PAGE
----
A Dangerous Method: …but a pretty unthreatening movie

Something of a change of pace for celebrated body-horror director David Cronenberg, A Dangerous Method is an adaptation of Christopher Hampton’s play about the professional disagreements between Sigmund Freud and Carl Jung, arguably the two most significant figures in the history of psychoanalysis. Freud is keen to keep all psychological research on a strictly scientific footing in order to deny critics of his controversial findings easy leverage to discredit him, while Jung, who is initially a loyal disciple of the older man, finds himself increasingly drawn to investigate non-rational ideas such as telepathy and the collective subconscious. The catalyst for this change in Jung’s thinking (in the film, if not necessarily in real life) is the seemingly hopelessly hysterical patient Sabina Spielrein, who he successfully treats using Freud’s techniques and then finds himself both drawn towards and challenged by when it becomes clear that she has an interest in and considerable talent for psychoanalysis herself.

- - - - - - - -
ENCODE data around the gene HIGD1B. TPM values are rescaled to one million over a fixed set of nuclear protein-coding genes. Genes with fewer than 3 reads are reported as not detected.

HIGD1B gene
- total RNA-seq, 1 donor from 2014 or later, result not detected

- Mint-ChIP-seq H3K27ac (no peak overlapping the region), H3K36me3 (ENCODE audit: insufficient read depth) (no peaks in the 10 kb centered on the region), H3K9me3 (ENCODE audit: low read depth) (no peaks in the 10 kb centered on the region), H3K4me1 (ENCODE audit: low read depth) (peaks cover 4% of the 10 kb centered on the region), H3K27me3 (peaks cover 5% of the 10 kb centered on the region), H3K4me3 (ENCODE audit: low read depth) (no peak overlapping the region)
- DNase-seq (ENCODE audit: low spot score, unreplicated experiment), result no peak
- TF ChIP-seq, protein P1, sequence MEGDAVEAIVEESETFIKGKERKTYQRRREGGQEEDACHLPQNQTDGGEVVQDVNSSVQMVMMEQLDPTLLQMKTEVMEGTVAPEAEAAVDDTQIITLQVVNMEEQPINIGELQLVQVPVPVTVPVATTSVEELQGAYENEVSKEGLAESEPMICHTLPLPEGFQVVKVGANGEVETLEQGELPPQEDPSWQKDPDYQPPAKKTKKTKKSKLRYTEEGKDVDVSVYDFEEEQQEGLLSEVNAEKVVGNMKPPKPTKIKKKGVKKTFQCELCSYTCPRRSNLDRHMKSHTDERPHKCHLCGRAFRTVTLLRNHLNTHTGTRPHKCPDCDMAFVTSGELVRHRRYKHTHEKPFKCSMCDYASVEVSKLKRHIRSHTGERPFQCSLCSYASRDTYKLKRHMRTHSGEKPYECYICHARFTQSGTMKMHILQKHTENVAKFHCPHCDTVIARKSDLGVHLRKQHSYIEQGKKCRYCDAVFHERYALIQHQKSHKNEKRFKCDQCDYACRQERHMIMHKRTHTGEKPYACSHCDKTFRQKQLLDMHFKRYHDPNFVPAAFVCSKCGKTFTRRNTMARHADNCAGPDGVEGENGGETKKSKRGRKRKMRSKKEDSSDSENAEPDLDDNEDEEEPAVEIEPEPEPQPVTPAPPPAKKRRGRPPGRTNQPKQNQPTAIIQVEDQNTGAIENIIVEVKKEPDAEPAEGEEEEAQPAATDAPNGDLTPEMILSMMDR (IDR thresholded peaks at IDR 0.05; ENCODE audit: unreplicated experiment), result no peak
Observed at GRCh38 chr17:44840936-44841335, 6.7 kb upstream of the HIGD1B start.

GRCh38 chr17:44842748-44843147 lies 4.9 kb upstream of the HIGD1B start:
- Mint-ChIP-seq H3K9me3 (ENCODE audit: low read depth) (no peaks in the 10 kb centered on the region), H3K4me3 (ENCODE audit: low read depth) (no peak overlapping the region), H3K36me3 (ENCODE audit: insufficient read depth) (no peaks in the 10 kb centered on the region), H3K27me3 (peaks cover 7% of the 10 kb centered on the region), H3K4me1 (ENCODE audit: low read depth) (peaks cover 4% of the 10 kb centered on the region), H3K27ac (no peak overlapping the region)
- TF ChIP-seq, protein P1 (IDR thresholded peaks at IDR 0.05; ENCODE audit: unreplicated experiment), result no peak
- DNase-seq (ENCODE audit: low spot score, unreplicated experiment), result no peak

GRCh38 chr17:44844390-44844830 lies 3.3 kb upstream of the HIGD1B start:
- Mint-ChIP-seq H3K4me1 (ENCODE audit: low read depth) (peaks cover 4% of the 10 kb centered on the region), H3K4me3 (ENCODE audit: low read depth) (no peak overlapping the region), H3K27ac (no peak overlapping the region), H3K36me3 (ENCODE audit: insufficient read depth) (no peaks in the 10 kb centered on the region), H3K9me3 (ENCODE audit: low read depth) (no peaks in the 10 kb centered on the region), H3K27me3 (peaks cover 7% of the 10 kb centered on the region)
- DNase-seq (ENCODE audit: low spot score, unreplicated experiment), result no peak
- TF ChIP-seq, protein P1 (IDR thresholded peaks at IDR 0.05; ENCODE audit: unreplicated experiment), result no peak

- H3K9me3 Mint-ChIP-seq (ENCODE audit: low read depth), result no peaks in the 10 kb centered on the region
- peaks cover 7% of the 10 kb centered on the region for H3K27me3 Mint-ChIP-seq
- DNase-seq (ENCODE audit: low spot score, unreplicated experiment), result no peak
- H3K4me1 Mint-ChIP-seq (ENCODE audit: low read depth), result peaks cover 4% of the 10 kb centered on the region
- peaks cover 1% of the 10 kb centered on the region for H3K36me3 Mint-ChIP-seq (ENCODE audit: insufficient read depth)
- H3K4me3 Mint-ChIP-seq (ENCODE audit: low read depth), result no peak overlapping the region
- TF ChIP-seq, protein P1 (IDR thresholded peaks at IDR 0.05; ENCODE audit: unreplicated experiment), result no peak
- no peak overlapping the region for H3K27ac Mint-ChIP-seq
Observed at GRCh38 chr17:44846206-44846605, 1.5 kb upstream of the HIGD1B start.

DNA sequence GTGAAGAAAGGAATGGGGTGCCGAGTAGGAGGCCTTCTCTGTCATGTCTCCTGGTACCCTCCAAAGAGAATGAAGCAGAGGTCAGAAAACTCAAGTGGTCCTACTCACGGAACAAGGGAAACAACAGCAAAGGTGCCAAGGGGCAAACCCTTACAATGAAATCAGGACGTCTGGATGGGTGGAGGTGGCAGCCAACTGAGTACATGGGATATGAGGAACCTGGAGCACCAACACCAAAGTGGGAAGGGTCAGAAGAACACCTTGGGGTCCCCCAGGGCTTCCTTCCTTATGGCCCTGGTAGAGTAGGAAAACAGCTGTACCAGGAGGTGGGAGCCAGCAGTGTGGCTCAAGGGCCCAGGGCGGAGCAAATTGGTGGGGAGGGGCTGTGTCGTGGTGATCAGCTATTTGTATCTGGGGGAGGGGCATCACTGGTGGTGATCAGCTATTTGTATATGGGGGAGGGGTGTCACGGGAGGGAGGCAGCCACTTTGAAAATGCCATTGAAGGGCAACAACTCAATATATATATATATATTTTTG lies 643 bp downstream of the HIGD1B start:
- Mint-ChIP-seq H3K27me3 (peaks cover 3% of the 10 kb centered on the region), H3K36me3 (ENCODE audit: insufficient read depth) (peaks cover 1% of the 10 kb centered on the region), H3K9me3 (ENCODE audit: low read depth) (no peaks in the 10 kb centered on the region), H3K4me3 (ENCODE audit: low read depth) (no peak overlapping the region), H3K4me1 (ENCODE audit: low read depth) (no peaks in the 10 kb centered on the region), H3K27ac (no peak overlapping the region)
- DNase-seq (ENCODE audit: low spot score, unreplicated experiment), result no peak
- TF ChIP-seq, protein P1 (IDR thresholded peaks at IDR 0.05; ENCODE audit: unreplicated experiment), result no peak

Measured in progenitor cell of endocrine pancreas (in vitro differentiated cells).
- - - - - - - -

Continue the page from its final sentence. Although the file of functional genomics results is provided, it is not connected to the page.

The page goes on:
This is a talky and in some ways rather old-fashioned film, being made up as it is mainly of long dialogue scenes between two or three of the principals in beautifully recreated early twentieth century studies and parlours, but it’s a lot more entertaining than my dry description above might lead you to believe. Michael Fassbender seems to have a contract to appear in every arthouse movie at the minute, but that’s fine, as he’s clearly earned the privilege – in his earnest and conflicted take on Carl Jung he’s almost unrecognisable as the man who gave us Shame‘s sex-addict – and Viggo Mortensen also gets a chance to show his versatility as the sometimes wry, sometimes waspish Freud, again miles away from his usual quiet-hero roles. Keira Knightley gets the chance to try out both her Russian accent and some faintly disturbing facial contortions in the early scenes when she’s in fits of hysteria (it’s a Cronenberg trademark to sometimes dispassionately depict his cast members as essentially writhing pieces of meat), though for me she’s just too much of a famous face to allow proper suspension of disbelief. The script is sharp and intelligent, presenting Jung’s multiple dilemmas sympathetically, while handing most of the pithy punchlines to Freud, and Cronenberg keeps things moving at a pace, changing locations and situations briskly enough that you can just about forgive me using the hoary old practice of using voiceover to relay the contents of handwritten letters to the audience. More than anything else though it’s the immaculately rendered but never over-fussy period details that make this a pleasant film to spend time with: beautiful Swiss country houses with lakes, elegant Viennese architecture, stylish and never crumpled costumes and some very pleasing facial ornamentation (beards, spectacles, pipes and hats). Definitely not a major piece of work, but more than adequately diverting, and despite a couple of pretty mild sex and violence scenes proof that Cronenberg can still deliver even when he’s reining it in.


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